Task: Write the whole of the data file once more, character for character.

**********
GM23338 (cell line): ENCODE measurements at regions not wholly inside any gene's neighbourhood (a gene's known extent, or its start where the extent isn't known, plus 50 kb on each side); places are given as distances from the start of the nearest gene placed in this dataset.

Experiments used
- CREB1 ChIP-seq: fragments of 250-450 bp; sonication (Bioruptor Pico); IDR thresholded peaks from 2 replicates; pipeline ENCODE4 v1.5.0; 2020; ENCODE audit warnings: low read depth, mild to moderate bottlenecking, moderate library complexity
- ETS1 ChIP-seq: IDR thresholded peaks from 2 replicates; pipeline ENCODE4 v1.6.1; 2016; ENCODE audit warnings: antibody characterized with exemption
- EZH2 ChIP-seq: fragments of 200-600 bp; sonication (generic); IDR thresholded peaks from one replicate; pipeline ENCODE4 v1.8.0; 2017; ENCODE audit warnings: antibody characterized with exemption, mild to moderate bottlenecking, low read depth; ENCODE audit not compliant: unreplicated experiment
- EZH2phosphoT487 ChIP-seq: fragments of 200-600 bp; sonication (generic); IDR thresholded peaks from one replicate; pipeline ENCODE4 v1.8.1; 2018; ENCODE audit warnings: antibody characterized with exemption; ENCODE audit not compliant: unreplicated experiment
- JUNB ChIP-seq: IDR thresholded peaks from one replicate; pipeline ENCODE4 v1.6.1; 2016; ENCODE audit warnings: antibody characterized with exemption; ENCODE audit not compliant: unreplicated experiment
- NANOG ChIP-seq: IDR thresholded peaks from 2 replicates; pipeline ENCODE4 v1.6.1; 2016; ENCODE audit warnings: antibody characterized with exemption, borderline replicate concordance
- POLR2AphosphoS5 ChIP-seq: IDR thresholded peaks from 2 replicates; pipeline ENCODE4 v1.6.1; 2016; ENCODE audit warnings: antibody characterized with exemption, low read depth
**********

GM23338 (cell line): ENCODE measurements at regions not wholly inside any gene's neighbourhood (a gene's known extent, or its start where the extent isn't known, plus 50 kb on each side); places are given as distances from the start of the nearest gene placed in this dataset.

Experiments used
- CREB1 ChIP-seq: fragments of 250-450 bp; sonication (Bioruptor Pico); IDR thresholded peaks from 2 replicates; pipeline ENCODE4 v1.5.0; 2020; ENCODE audit warnings: low read depth, mild to moderate bottlenecking, moderate library complexity
- ETS1 ChIP-seq: IDR thresholded peaks from 2 replicates; pipeline ENCODE4 v1.6.1; 2016; ENCODE audit warnings: antibody characterized with exemption
- EZH2 ChIP-seq: fragments of 200-600 bp; sonication (generic); IDR thresholded peaks from one replicate; pipeline ENCODE4 v1.8.0; 2017; ENCODE audit warnings: antibody characterized with exemption, mild to moderate bottlenecking, low read depth; ENCODE audit not compliant: unreplicated experiment
- EZH2phosphoT487 ChIP-seq: fragments of 200-600 bp; sonication (generic); IDR thresholded peaks from one replicate; pipeline ENCODE4 v1.8.1; 2018; ENCODE audit warnings: antibody characterized with exemption; ENCODE audit not compliant: unreplicated experiment
- JUNB ChIP-seq: IDR thresholded peaks from one replicate; pipeline ENCODE4 v1.6.1; 2016; ENCODE audit warnings: antibody characterized with exemption; ENCODE audit not compliant: unreplicated experiment
- NANOG ChIP-seq: IDR thresholded peaks from 2 replicates; pipeline ENCODE4 v1.6.1; 2016; ENCODE audit warnings: antibody characterized with exemption, borderline replicate concordance
- POLR2AphosphoS5 ChIP-seq: IDR thresholded peaks from 2 replicates; pipeline ENCODE4 v1.6.1; 2016; ENCODE audit warnings: antibody characterized with exemption, low read depth